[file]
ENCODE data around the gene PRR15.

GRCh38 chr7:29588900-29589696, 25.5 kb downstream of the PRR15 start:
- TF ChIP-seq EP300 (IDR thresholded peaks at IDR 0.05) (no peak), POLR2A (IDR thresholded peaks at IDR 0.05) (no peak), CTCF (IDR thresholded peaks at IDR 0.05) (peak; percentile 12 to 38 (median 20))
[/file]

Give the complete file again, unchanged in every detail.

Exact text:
ENCODE data around the gene PRR15.

GRCh38 chr7:29588900-29589696, 25.5 kb downstream of the PRR15 start:
- TF ChIP-seq EP300 (IDR thresholded peaks at IDR 0.05) (no peak), POLR2A (IDR thresholded peaks at IDR 0.05) (no peak), CTCF (IDR thresholded peaks at IDR 0.05) (peak; percentile 12 to 38 (median 20))